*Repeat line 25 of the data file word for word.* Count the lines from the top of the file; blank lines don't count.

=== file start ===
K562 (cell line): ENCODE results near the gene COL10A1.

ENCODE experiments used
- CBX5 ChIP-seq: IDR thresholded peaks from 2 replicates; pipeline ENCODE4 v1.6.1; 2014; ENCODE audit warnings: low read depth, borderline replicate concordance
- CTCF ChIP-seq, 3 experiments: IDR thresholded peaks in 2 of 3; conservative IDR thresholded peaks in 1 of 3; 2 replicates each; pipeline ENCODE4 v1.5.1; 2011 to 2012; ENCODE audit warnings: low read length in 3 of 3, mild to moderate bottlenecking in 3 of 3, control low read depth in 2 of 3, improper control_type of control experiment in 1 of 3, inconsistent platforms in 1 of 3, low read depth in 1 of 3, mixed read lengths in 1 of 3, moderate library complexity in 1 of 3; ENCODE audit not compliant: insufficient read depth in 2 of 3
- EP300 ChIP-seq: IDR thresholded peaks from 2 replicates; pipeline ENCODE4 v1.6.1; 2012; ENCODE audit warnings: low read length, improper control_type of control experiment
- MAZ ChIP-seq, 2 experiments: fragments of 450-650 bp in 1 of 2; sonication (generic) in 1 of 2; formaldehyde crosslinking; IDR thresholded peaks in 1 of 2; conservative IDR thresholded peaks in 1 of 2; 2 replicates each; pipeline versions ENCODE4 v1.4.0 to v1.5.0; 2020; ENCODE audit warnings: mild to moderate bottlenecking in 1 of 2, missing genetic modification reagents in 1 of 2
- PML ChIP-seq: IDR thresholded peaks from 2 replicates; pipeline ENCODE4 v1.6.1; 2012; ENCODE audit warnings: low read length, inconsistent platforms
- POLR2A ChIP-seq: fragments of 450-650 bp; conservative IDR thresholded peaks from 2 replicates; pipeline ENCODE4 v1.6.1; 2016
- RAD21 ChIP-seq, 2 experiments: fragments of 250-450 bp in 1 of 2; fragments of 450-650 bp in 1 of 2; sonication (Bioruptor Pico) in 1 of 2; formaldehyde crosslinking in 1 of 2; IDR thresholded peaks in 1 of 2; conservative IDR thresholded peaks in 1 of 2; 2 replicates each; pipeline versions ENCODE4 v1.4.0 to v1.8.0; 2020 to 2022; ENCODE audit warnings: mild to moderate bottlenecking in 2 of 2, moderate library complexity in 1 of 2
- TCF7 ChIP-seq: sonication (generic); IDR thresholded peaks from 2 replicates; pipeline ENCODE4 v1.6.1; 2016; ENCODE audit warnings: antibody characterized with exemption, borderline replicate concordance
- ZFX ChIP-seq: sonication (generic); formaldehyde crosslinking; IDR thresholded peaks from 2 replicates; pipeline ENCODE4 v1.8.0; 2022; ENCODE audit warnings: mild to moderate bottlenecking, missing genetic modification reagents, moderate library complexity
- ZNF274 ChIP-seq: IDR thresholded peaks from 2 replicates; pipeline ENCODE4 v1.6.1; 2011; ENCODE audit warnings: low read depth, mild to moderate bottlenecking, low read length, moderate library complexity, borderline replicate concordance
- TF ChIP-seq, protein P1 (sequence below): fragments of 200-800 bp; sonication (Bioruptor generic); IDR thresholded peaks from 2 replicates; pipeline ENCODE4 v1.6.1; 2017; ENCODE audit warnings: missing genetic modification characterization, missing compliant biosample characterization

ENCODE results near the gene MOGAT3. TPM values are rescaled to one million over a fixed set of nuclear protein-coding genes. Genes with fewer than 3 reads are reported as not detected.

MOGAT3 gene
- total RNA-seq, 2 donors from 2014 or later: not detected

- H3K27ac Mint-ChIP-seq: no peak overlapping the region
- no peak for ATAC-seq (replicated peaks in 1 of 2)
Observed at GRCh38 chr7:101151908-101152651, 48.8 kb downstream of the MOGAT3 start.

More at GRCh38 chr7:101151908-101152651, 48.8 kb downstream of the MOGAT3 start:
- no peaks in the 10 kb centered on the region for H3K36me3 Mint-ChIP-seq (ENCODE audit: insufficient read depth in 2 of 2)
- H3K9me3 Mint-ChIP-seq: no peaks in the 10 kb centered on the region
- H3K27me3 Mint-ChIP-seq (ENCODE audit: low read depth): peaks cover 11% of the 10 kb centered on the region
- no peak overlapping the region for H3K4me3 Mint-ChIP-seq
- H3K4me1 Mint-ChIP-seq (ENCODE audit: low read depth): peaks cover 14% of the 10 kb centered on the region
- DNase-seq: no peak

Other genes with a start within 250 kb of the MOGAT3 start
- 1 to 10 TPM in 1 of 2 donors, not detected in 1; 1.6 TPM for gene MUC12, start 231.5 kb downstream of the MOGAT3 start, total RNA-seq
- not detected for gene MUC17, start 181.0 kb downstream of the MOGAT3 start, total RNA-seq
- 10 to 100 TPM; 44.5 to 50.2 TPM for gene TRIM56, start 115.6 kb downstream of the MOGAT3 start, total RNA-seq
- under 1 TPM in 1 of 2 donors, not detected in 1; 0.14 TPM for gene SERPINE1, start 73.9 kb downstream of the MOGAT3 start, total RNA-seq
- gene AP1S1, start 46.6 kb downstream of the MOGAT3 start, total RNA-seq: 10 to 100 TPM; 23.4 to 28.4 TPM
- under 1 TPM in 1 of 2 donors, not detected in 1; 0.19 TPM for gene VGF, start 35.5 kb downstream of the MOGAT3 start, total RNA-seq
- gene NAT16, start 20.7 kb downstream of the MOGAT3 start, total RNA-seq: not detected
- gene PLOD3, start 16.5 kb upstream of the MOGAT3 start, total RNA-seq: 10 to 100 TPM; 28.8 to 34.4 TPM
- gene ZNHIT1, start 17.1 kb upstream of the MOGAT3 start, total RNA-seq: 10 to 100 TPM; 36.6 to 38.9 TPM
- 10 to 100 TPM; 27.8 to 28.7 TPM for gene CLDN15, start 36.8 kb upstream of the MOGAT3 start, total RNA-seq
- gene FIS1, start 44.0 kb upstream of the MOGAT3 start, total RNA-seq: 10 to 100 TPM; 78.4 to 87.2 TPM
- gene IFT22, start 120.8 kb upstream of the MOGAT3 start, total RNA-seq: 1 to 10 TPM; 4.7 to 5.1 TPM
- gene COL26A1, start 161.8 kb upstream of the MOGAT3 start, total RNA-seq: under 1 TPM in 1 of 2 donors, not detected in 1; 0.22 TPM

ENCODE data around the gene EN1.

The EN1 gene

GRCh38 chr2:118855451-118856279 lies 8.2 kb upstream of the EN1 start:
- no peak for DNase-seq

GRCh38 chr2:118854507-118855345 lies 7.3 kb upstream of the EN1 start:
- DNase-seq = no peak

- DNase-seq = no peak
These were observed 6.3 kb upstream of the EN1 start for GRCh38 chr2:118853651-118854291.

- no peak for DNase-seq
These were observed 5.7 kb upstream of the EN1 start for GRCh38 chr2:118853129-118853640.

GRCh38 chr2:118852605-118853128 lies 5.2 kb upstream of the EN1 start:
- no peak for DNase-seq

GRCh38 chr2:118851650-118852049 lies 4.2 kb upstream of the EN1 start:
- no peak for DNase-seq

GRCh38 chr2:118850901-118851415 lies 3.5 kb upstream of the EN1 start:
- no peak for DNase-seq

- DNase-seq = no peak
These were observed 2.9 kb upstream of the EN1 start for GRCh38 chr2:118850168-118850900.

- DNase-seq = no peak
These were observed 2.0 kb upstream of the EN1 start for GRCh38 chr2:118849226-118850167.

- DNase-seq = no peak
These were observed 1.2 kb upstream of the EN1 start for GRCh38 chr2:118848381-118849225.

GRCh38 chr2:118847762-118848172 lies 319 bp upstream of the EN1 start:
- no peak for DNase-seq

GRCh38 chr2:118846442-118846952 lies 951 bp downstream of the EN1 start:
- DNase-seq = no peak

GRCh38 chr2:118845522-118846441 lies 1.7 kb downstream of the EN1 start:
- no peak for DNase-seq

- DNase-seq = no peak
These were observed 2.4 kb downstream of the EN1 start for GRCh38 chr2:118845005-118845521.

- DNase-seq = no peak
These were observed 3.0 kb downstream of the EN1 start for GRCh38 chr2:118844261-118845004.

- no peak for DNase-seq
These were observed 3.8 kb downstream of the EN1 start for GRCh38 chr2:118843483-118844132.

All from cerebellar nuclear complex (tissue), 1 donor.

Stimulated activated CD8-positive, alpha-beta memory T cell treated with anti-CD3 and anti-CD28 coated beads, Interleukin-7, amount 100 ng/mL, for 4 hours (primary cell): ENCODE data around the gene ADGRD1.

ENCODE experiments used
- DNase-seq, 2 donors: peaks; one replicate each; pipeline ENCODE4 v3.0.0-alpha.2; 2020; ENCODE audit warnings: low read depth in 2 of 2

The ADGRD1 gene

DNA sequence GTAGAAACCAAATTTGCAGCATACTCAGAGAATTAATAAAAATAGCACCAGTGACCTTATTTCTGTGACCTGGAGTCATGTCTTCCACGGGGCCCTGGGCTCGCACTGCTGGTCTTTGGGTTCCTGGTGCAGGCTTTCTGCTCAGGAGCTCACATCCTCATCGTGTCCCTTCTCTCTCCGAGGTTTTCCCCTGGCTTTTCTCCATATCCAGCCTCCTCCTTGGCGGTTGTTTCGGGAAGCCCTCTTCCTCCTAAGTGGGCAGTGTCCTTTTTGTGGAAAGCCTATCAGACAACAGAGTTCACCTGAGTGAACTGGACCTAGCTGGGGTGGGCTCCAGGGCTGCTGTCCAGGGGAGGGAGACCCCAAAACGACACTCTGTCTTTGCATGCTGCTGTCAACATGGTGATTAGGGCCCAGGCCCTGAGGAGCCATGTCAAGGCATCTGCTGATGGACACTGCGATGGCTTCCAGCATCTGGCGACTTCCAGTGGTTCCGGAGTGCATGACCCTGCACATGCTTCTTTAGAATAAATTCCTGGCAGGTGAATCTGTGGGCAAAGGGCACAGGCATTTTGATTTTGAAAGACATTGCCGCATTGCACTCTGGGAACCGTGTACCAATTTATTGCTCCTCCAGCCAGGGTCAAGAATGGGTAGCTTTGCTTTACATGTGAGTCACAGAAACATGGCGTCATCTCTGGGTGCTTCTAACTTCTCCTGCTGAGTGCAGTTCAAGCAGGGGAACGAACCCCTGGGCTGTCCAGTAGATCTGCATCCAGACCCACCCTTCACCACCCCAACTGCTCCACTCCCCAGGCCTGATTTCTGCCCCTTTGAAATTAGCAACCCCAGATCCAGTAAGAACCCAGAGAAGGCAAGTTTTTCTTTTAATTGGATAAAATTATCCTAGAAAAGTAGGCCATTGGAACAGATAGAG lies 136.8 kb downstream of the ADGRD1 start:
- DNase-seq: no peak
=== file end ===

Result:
- H3K4me1 Mint-ChIP-seq (ENCODE audit: low read depth): peaks cover 14% of the 10 kb centered on the region